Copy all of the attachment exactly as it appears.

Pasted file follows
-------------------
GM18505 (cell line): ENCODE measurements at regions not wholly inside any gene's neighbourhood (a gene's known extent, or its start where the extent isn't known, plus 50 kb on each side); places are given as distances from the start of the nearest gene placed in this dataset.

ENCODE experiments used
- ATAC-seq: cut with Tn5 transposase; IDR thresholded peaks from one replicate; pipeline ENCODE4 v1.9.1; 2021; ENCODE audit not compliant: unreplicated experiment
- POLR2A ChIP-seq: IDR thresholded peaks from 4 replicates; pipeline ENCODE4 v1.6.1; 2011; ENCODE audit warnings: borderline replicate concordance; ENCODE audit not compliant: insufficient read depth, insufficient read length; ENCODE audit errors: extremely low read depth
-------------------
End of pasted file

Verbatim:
GM18505 (cell line): ENCODE measurements at regions not wholly inside any gene's neighbourhood (a gene's known extent, or its start where the extent isn't known, plus 50 kb on each side); places are given as distances from the start of the nearest gene placed in this dataset.

ENCODE experiments used
- ATAC-seq: cut with Tn5 transposase; IDR thresholded peaks from one replicate; pipeline ENCODE4 v1.9.1; 2021; ENCODE audit not compliant: unreplicated experiment
- POLR2A ChIP-seq: IDR thresholded peaks from 4 replicates; pipeline ENCODE4 v1.6.1; 2011; ENCODE audit warnings: borderline replicate concordance; ENCODE audit not compliant: insufficient read depth, insufficient read length; ENCODE audit errors: extremely low read depth